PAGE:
Westminster School
Simsbury, CT
Late 1950's-Late 1960's, then late 1970's

Thanks to NELSAP reader Bruce Burdett, we first heard of this ski area that operated in Simsbury. Here are the details on this area from him:

"One very small ski area not listed was at Westminster School in Simsbury, Ct. The area was the work of the late Harry Cooke, a standout skier at Dartmouth College in his day and a biology teacher and ski coach at Westminster. Using student labor, he carved a series of four or five trails on a fairly steep but short side of the hilltop campus. At its peak, the area had two rope tows, built and maintained by Mr. Cooke, a main racing trail, warming hut and even a ski jump. For several years, the school hosted ski races there against other schools in the area. I grew up at the school, where my father was a teacher, and remember learning to ski there in the early 1960s. I'm guessing it opened in the late 1950s and closed in the late 1960s. Westminster is located off Route 10 in Simsbury. Incidentally, I was always told that Harry Cooke was the first American ever to do a flip on skis."

David H. Rodney, class of 81 also remember this area: I made my first few sketchy turns at Westminster School's little ski area. My family moved to Connecticut from Honolulu in 1972, and to Westminster School the following year where my father still teaches history.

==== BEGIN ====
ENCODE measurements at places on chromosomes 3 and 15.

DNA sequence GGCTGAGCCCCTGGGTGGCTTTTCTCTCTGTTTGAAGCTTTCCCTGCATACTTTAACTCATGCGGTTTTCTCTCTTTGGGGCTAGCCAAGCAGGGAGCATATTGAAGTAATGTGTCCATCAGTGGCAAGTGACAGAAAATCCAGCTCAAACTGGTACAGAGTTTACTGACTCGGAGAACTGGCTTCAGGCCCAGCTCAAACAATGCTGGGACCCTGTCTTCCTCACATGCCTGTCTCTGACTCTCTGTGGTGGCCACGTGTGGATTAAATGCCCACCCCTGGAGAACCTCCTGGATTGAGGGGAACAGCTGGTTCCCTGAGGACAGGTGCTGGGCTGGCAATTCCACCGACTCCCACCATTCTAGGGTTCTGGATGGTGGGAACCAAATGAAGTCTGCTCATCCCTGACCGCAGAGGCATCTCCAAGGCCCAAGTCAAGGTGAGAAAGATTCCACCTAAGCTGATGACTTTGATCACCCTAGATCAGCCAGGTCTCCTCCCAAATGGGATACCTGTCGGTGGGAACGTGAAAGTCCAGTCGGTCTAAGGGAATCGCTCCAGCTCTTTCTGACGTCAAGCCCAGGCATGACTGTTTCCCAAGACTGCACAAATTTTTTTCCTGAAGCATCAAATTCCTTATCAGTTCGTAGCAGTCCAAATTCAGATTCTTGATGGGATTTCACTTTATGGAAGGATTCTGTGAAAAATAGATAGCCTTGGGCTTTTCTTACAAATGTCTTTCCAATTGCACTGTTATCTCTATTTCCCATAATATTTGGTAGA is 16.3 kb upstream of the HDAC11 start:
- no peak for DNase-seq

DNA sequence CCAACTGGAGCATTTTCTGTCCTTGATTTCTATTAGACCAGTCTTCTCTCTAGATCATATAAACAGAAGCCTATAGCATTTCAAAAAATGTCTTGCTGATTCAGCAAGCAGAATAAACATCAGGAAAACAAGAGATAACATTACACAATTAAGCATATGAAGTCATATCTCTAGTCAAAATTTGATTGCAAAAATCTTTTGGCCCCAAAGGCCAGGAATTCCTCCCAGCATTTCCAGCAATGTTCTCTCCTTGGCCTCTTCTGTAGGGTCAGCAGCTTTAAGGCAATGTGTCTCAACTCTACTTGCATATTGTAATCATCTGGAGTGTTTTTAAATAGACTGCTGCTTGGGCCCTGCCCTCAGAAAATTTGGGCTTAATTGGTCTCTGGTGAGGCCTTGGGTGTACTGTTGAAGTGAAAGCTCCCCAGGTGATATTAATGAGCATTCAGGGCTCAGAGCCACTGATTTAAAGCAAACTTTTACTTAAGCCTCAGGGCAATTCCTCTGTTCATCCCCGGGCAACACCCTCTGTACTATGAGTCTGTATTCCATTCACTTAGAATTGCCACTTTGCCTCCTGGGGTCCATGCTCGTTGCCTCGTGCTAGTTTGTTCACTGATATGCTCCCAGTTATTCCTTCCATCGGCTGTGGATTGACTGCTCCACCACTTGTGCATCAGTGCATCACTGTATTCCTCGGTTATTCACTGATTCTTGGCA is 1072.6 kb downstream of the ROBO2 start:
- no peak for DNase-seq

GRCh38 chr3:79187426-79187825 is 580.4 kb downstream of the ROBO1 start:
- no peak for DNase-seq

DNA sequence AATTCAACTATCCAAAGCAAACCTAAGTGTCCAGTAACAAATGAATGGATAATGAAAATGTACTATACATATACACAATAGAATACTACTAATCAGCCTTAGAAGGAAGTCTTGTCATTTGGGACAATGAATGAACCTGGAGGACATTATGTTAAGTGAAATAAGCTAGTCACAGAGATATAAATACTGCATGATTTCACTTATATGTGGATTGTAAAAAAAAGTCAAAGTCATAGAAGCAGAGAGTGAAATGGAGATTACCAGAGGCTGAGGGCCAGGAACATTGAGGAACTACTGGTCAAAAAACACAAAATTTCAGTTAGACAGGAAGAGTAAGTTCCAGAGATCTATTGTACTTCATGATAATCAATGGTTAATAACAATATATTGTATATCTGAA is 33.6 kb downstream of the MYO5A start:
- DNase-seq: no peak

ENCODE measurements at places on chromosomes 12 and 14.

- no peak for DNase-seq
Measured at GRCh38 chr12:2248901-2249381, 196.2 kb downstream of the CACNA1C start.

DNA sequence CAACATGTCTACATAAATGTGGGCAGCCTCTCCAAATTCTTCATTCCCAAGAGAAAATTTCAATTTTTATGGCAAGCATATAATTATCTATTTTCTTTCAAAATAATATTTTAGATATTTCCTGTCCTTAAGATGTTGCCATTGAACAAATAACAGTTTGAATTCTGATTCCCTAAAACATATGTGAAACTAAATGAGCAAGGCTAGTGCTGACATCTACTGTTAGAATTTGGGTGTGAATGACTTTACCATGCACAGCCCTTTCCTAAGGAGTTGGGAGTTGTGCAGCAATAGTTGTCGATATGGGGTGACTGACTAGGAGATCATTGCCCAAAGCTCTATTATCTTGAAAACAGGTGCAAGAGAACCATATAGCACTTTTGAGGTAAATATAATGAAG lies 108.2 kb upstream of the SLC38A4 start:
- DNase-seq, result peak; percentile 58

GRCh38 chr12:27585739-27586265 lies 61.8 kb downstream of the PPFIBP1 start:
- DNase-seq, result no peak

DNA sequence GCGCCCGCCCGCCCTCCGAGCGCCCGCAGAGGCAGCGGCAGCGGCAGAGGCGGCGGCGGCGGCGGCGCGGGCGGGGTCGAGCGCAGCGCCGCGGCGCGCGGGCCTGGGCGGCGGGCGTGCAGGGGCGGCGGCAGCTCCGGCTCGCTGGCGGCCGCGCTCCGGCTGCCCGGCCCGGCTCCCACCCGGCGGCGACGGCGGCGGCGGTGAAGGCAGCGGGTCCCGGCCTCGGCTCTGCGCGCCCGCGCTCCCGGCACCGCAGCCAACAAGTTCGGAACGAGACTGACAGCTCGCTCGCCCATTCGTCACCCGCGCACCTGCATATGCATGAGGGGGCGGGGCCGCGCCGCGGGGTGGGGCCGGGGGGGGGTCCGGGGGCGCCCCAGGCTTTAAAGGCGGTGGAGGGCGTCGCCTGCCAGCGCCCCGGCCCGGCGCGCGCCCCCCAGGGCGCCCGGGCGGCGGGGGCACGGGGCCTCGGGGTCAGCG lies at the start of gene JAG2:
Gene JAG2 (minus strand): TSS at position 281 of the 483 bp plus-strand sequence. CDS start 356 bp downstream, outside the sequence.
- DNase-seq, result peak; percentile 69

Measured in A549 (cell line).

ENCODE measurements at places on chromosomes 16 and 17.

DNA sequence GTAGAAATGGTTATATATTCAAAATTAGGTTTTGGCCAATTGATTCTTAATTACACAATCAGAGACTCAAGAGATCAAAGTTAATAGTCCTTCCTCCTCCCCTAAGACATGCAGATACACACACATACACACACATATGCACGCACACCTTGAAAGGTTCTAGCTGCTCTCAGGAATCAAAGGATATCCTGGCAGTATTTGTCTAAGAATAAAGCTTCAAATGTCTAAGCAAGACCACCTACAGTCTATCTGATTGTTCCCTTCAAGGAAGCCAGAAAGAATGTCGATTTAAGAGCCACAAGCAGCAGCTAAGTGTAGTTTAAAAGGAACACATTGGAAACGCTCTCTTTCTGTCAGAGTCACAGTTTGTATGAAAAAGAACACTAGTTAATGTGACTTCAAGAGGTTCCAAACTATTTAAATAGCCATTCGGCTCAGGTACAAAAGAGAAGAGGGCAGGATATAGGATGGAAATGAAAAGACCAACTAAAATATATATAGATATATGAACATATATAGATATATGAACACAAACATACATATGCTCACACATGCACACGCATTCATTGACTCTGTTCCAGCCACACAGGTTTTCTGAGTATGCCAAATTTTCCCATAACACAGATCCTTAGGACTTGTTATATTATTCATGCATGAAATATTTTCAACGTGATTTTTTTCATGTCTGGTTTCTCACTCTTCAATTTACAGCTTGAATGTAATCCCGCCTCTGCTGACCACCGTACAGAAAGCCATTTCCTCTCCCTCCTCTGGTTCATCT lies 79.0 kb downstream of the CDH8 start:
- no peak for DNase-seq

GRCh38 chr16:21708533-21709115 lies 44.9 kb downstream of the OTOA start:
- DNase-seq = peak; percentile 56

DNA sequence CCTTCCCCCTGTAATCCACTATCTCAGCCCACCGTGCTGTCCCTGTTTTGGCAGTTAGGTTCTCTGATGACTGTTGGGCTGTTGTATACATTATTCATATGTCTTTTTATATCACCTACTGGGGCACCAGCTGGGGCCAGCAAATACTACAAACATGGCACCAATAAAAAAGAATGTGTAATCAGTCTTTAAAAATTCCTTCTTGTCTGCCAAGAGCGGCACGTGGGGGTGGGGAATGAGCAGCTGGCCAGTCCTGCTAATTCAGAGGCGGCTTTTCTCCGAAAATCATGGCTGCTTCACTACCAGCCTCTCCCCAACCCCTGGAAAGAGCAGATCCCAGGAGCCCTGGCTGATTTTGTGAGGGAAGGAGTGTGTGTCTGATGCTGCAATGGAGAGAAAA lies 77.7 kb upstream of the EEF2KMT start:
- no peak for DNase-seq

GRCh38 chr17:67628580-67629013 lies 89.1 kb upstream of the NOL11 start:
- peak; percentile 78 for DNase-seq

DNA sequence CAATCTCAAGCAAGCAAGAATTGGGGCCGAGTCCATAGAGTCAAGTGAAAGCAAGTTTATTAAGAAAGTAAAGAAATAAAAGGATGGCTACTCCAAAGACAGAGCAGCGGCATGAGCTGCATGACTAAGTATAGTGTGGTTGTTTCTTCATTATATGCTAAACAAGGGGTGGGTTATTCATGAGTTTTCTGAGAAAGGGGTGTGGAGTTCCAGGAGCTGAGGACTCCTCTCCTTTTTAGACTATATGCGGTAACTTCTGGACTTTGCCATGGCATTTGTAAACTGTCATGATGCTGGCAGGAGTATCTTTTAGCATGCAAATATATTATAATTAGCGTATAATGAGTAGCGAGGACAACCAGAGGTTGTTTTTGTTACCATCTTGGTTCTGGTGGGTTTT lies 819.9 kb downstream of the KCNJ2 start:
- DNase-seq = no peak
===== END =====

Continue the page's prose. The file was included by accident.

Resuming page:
Westminster School's ski area closed in the late 60's, and was re-opened in the late 70's for just a few years. Again with the help of a group of students, Scott Berry (also a biology teacher, and a native of Vermont's Mad River Valley) cleared brush, ran one of the two original rope tows off of the left rear wheel of an old station wagon, and during the winter of 1977-78 coached a ski team at Westminster again. The great challenge to operating the ski area that winter was starting the car! One storm of many that season took down the original Hartford Civic Center roof, and there was plenty of snow to pack (side-stepping up the race course . . .) before practice all season. 

When the trails were first cut, the ski area was quite far back in the woods near the eastern edge of the campus. I remember exploring back there with Bruce Burdett's younger brother Doug in the early 70's, and at age nine it seemed quite a hike into the wilderness from his house on the edge of the main campus. There were five trails, short but a few of them quite steep, one with a good sized jump cut at the crest of the hill as Bruce described. In the mid 70's, and then again in the early 90's, soccer fields were cleared right to the edge of the hill to the east of the main campus. The top of what's left of the ski area is now just a few yards into the trees near the school's observatory at the edge of one of those fields. The bottom of the ski area was in a deep little hollow at the edge of the school's property. Just a few years ago another large athletic field expansion (progress, eh?) moved the school's tennis courts down into that hollow. The long-neglected little ski area is now pretty well surrounded by civilization and not very well hidden anymore. The trails and rope tow lines are still there, though a bit overgrown - most of the hill is too steep to build anything on!

An aerial shot of the area.

Any other readers attend this school and remember skiing here?

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